Complexe Desjardins & Other Quebec Curios

In case you haven’t noticed, or are generally just the reckless type, it’s tax time in Canada, meaning if you haven’t started getting your tax forms, you should probably do so and head over to a Revenu Québec for your provincial tax forms if you’re not into online filing. While you can call them or go to a local branch, our suggestion is to head over to their main location in Ville-Marie, and take a look at the building in which they are located: Complexe Desjardins.

Complexe Desjardins, like the name suggests, has a huge Caisse populaire Desjardins within its walls. The complex is actually a series of three towers totalling ninety-nine floors and is a motley of restaurants, government agencies, office spaces, and health centres. Originally, it was also supposed to be a hotel as well, but this role has since been taken over by the Hyatt Regency hotel, to which Complexe Desjardins provides direct access.

Plans to create an underground oasis as a shelter from cold Montreal winters actually began in the full swing of the Quiet Revolution but were shelved until the 1970s. The government of Quebec and the financial cooperative group Desjardins became partners in the building of this centre, and construction started in 1972. The firm hired to plan out the complex was Jean-Clause La Haye and his associates, who would later go on to form the urban planning firm La Haye-Ouellet. However, politicians of Montreal also had their input: the huge glass windows in the complex were built out of the demand of the mayor. Mayor Jean Drapeau insisted that someone standing in the middle of Complexe Desjardins should be able to see Place-des-Arts and the bell tower of Notre-Dame Basilica. (Drapeau’s vision was possible until other structures were built that would hide the Basilica from view.)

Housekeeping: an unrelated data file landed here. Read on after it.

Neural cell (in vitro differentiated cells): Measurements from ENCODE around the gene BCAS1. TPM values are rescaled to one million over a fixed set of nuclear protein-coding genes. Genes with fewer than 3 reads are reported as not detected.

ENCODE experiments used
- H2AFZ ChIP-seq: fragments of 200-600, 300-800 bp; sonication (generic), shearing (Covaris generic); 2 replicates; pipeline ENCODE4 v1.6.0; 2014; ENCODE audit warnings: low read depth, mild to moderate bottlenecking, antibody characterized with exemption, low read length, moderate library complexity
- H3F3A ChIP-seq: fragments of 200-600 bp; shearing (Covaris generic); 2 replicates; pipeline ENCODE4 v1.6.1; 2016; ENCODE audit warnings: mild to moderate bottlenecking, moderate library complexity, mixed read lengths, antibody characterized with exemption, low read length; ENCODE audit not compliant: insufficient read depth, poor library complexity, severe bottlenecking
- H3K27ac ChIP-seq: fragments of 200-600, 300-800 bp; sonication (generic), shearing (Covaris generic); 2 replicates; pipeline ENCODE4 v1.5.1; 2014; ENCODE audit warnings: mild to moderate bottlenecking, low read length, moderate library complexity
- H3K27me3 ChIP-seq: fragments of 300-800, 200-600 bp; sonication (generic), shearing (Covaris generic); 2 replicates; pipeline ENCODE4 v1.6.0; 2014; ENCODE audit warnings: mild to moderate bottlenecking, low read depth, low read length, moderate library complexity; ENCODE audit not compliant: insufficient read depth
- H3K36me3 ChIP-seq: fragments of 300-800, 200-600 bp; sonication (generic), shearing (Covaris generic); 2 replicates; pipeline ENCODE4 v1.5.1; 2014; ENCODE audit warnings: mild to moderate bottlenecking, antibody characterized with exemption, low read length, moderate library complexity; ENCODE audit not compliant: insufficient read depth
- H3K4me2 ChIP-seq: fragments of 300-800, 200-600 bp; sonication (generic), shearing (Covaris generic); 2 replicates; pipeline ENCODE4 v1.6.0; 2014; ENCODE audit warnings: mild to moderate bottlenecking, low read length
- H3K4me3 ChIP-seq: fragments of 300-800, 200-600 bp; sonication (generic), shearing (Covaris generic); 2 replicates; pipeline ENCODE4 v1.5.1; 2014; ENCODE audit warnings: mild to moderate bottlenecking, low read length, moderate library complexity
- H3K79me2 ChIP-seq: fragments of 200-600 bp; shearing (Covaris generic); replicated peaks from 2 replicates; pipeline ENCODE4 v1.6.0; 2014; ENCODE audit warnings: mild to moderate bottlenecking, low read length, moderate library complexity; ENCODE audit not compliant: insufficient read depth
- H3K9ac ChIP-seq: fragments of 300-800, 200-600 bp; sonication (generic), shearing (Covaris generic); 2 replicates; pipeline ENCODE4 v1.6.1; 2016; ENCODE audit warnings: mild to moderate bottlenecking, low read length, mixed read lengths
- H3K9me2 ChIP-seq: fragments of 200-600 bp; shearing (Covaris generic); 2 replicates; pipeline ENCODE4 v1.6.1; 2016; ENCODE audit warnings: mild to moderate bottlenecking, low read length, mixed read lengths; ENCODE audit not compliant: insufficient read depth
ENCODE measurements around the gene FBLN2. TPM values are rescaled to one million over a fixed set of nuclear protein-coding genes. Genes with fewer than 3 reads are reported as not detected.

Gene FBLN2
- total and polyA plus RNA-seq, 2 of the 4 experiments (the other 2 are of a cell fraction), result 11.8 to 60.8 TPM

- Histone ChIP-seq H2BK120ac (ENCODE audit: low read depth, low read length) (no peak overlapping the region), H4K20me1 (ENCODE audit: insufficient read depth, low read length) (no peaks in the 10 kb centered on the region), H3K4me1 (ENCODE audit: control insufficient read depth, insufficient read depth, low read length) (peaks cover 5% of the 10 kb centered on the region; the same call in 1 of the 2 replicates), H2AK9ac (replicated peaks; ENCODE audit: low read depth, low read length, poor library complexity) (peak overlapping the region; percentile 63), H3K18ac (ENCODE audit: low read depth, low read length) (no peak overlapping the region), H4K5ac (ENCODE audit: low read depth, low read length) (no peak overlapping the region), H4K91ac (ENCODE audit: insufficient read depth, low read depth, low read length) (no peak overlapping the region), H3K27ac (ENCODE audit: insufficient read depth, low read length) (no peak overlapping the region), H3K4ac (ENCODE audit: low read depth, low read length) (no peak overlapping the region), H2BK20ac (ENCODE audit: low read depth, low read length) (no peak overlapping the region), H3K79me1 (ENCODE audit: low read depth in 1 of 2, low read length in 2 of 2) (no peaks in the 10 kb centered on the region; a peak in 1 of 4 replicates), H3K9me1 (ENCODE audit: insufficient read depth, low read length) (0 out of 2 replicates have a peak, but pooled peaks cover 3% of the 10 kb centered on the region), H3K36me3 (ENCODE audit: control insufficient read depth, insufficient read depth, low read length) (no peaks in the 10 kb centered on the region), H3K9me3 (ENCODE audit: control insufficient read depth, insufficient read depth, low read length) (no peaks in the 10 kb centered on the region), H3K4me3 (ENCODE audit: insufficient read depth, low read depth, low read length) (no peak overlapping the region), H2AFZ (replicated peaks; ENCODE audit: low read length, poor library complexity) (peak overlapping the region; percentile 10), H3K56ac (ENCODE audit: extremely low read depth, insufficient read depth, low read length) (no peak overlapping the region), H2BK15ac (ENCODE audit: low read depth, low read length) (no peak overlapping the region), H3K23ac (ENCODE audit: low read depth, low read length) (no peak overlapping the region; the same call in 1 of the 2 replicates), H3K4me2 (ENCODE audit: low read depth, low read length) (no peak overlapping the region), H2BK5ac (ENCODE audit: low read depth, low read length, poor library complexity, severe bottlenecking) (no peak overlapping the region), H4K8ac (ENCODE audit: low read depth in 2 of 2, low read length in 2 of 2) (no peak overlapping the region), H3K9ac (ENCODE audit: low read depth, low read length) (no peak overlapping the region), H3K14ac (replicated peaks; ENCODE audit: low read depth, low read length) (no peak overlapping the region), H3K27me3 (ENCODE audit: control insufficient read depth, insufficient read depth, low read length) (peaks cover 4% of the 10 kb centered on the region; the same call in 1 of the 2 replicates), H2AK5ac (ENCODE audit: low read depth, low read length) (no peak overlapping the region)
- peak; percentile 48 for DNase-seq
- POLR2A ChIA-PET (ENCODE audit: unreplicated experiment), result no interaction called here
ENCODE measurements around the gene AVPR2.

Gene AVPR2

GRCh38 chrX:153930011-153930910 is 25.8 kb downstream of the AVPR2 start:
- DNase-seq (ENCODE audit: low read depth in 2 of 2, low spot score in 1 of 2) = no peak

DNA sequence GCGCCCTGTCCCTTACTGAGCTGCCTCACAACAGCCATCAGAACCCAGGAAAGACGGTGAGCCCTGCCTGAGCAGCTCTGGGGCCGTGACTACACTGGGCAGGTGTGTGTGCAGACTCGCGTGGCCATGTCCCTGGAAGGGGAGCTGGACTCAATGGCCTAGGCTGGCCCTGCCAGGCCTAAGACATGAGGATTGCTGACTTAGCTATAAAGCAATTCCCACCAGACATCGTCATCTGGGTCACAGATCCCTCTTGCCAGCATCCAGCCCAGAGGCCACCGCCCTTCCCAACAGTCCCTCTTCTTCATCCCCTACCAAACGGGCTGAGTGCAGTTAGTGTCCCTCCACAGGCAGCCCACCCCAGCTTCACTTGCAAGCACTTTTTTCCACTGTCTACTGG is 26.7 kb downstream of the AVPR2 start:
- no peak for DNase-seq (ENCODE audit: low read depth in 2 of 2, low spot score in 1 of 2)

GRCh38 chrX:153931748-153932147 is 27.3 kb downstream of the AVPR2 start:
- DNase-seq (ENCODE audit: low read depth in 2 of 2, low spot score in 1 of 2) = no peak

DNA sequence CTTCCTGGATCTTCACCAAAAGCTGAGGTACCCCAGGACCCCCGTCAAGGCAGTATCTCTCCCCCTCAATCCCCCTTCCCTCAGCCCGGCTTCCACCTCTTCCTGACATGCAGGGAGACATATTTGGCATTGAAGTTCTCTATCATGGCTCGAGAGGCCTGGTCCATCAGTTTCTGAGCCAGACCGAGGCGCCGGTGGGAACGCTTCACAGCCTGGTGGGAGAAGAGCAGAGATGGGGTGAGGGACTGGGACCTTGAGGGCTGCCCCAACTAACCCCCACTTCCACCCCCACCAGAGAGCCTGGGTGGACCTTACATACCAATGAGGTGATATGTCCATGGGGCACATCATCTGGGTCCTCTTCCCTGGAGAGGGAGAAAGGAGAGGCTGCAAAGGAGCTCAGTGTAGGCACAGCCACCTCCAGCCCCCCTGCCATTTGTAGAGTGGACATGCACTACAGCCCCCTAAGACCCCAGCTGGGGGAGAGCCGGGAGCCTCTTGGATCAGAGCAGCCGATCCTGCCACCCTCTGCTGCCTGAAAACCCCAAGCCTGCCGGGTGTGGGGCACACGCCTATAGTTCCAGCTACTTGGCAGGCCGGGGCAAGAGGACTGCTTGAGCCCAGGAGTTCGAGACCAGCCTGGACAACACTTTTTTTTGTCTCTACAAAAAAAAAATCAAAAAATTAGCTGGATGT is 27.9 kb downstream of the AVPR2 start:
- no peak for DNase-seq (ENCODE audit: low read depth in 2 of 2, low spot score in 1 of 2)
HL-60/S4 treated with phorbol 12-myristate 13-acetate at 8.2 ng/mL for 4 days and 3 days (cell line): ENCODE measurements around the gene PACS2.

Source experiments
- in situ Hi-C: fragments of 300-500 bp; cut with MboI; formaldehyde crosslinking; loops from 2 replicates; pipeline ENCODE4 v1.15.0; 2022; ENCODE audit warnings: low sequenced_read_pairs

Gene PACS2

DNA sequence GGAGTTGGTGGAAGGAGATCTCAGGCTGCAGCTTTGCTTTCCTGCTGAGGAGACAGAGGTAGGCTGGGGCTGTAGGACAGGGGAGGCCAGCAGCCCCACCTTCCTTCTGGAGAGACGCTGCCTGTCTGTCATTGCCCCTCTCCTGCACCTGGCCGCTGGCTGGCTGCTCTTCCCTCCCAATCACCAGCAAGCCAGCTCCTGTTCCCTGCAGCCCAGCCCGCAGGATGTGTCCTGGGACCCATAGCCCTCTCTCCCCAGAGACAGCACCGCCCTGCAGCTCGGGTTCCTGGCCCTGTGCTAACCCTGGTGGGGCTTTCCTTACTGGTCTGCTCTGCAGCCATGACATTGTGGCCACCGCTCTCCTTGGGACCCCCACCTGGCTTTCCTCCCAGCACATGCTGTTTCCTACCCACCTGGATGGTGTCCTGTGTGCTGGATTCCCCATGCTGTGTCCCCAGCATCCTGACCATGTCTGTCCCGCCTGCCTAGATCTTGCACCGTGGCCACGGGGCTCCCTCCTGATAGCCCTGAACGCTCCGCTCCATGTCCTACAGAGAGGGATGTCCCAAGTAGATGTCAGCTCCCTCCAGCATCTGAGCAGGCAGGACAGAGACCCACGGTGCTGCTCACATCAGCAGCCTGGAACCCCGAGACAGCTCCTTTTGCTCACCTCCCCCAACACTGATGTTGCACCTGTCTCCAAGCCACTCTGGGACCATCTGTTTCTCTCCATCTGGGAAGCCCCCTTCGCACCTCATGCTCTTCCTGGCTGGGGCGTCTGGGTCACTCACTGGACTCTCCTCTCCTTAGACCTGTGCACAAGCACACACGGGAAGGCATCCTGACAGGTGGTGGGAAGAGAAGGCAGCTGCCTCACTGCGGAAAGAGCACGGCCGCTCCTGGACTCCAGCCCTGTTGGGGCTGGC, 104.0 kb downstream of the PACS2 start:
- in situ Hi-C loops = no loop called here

The three towers of Complexe Desjardins are built in the modernist style of architecture. Its tallest tower is the South tower, at 152 m.

Visit Complexe Desjardins (and Revenu Québec) at 150, rue Sainte-Catherine ouest, and visit the building’s website at